As much time and effort I have dedicated to understanding modern Russian society and politics, I have to admit that I am still lacking on historical knowledge of the country that would eventually become the Russian Federation. I subconsciously avoided the topic because I was afraid of being bored to death by typical stories about this prince murdering that nephew, this king marrying that daughter of his sister and all these shenanigans. In hindsight I’m very glad that I picked this book as a first step into Russian history. Engaging read, plenty of recommended reading in the appendix .. also Russian history is fucked up.
“Der alte weiße Mann” by Norbert Bolz (roughly translated to “The old white man”, which lacks the underlying tone it has in German) is a bit of an outlier for my usual reading choices. I tend to avoid topics surrounding gender and diversity, both talking about them and reading books on them.
The reason for that being that I feel like I need a university education in social science in order to be able to understand the current literature, that I don’t care about the topic any further than “just stop being assholes to people who are different than you ffs” and that I really don’t want to discuss since it inevitably turns into a shitshow because a lot of people tend to deliberately misunderstand things - and no, this is not an attempt at dog whistle politics, fascists and other bigots can go fuck themselves.
Despite all of this, the title of this book was particularly provocative and somewhat intriguing, so I bought it. It turned out to be a thought-provoking, but at times difficult book. On one hand the author clearly had some interesting ideas and theories about identity politics and society in general, but then - on the other hand - he throws out a not-even-borderline-but-straight-up hateful comment every few pages. Which was especially weird given the political stances the author took in the past, which were everything but right-wing.
“The Russian Understanding of War: Blurring the LInes between War and Peace” by Oscar Jonsson was first and foremost quite expensive, roughly 40 bucks for less than 200 pages. On top of that it was a hard read for me. I think I have not had to focus that hard on reading and understanding what was written in a book and what the author was trying to convey in a long while.
Nonetheless it was, at the same time, an amazing and excellent resource. It’s the only (mostly) complete overview of Russian military thinking outside of academic literature, and if it were up to me, I’d throw it at most people doing threat intelligence with a focus on Russia, right at the beginning of their career. That way I could probably avoid hearing “tHe GeRaSiMoV dOcTrInE” all the time.
“The Book of Kubernetes” by Alan Hohn was a book that I had to convince myself of. I don’t hide my distaste for the enthusiasm with which people throw containers and especially the related orchestration frameworks at problems without sparing a thought if said throwing makes actual sense.
But that opinion of mine is based on a general understanding of the technologies that are the foundation for containers and some practical experience with containers in Kubernetes, not an in-depth knowledge. Which is exactly what led me to buying this book. I wanted my opinion on the subject to be a more educated one while, at the same time, trying to find out if there was some amazing thing that I was missing out on or a core concept I was misunderstanding.
Without turning this into an essay on modern operations: No, I wasn’t and no, I haven’t. I’m now convinced more than ever that for most scenarios (yes, even the obvious exception that you are thinking about now), Kubernetes is a bad idea. It’s a convoluted mess whose downsides are outweighed by the upsides only in a handful of carefully selected scenarios.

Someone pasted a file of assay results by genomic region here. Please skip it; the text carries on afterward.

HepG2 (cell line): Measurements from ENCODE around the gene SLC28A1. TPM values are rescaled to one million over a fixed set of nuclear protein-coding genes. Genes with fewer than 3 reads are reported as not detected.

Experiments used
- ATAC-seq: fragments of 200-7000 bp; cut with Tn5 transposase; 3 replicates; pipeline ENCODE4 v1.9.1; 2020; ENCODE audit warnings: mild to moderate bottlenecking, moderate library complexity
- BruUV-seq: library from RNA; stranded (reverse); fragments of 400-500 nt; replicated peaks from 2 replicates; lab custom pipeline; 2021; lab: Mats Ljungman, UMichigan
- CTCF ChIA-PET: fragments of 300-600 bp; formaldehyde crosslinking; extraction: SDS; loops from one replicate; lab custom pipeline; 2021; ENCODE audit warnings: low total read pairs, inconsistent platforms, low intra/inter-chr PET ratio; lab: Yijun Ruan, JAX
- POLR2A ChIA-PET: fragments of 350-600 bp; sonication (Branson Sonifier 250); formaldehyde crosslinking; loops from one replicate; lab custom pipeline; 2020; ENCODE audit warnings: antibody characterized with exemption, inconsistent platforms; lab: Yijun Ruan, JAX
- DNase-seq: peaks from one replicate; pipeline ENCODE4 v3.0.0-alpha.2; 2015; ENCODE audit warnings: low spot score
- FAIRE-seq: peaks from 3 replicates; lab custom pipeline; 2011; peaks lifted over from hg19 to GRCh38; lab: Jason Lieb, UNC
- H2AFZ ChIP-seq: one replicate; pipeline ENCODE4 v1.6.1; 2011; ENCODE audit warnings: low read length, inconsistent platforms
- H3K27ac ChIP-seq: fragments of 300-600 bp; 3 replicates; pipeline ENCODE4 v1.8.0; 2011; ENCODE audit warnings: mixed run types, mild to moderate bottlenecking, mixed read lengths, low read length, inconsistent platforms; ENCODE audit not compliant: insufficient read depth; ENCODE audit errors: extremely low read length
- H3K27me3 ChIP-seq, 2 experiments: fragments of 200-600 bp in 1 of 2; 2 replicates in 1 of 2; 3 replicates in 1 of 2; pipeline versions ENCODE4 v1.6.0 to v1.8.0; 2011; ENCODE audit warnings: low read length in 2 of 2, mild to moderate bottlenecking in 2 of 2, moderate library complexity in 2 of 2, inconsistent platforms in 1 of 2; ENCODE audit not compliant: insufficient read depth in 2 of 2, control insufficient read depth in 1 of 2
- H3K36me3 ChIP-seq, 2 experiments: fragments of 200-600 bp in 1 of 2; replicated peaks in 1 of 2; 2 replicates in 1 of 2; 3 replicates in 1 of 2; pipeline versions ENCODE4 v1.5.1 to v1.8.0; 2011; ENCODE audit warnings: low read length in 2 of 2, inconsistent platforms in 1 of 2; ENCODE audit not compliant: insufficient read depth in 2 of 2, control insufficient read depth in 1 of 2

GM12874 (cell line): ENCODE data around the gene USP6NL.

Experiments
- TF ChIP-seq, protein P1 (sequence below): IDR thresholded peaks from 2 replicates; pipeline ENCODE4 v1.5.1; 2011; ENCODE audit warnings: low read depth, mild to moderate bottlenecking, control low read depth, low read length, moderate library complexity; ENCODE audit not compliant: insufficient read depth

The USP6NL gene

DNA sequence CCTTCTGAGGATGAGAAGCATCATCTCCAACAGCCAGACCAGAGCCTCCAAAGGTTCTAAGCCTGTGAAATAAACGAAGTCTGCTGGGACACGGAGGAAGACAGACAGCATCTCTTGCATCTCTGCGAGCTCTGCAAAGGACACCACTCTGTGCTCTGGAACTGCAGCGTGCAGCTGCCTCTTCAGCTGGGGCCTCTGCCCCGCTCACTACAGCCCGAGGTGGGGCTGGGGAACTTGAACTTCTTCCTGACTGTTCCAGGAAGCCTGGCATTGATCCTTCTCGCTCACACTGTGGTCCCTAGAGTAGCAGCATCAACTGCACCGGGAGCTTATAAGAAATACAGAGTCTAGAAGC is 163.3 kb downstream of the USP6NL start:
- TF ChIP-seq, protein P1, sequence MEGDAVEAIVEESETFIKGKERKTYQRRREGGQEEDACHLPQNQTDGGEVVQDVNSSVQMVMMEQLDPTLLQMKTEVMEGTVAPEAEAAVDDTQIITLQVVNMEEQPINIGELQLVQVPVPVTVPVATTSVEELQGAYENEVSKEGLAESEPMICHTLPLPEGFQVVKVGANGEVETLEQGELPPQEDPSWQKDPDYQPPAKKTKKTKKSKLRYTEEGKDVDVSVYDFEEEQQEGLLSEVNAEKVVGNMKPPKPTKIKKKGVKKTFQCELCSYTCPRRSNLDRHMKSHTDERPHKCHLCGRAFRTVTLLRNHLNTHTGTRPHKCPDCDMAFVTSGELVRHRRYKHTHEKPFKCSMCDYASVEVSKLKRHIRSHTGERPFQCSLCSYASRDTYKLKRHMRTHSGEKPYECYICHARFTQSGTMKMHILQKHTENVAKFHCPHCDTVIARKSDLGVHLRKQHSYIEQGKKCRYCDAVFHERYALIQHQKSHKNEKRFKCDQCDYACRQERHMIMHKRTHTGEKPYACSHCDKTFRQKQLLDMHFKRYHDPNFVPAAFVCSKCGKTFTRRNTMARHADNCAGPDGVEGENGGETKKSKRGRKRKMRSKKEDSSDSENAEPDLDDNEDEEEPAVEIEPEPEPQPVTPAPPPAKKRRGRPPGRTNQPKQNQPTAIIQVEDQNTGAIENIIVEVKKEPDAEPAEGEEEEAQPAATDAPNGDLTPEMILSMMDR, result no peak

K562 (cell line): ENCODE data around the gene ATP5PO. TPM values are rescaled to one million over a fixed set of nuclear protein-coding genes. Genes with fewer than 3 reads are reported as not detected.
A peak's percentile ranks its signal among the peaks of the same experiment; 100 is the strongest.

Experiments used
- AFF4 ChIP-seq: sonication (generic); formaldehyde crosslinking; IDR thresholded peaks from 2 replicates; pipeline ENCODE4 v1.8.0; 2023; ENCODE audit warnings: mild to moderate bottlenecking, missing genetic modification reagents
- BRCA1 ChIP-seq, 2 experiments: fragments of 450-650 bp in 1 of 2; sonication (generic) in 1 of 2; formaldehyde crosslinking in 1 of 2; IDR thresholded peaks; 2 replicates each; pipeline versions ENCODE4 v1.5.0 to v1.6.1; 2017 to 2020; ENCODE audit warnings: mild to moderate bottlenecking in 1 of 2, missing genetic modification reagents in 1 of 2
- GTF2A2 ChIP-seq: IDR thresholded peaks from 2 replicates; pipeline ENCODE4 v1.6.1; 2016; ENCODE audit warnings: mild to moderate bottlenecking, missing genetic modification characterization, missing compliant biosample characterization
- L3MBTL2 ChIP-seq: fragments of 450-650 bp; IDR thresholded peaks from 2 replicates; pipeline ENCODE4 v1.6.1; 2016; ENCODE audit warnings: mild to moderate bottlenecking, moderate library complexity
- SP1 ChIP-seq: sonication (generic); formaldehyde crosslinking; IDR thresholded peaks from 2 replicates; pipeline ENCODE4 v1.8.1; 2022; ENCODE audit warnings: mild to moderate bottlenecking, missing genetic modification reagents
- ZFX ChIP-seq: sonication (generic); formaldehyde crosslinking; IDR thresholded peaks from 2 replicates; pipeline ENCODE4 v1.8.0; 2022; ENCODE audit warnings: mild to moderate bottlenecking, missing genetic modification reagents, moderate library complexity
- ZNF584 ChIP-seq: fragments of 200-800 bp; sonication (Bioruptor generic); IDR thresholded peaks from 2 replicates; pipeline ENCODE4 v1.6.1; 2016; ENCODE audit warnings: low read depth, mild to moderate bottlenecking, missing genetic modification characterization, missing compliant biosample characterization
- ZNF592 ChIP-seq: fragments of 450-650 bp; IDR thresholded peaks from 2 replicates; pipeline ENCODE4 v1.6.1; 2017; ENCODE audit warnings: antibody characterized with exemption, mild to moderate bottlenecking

Oh, and on the book: It’s as good as you’d come to expect from anything that’s released by No Starch Press. It’s well written, explanations strike the balance between readability and deep-dive, and it encourages you to experiment and tinker on your own.
“Radical Candor” by Kim Scott, in hindsight, was a funny experience. The first half of the book, which goes into detail of what she understands as “Radical Candor” and how it works both in theory and in practice, was an interesting read - in the sense that I was able to acknowledge how much effort she put into putting together a system for having meaningful relationships at work, and how it had helped her throughout her career.
However it didn’t really do anything for me. A lot of the time, at the end of a chapter, my reaction was “I mean, yeah, that’s cool and all that, but it’s kind of weird that it seems to be necessary to tell people to not be assholes” (not to give any false impressions, this is entirely on me). The second half of the book was the exact opposite, containing a ton of concrete recommendations and ideas for improving workplaces, both from the perspective of a leadership role, but also from the perspective of interacting with your colleagues.
And despite not aiming to be that, at times it felt like “The Little Red Book” for aspiring or newly minted teamleads (.. well, without all the parts about murdering the bourgeoisie) that want to be good at their jobs and make their workplace a space where people want to work and are able to thrive. Which is an “aura” a lot of companies are, unfortunately, sorely missing.
I’m currently going through “Russian Cyber Operations: Coding the Boundaries of Conflict” by Scott Jasper (which clearly explains why the West has struggled to meaningfully respond to Russian computer network operations) and “Cyber Persistence Theory” by Michael Fischerkeller, Emily Goldman and Richard Harknett.
The first one is pretty much finished, but since I’m missing a few dozen pages it technically doesn’t fully qualify as “I have read them in May”. As for the latter, that one is focussing very much on the political science aspects of “cyber”. And while that is an interesting aspect of it, it’s at times really, really, really dry. Not sure if I will manage to finish that.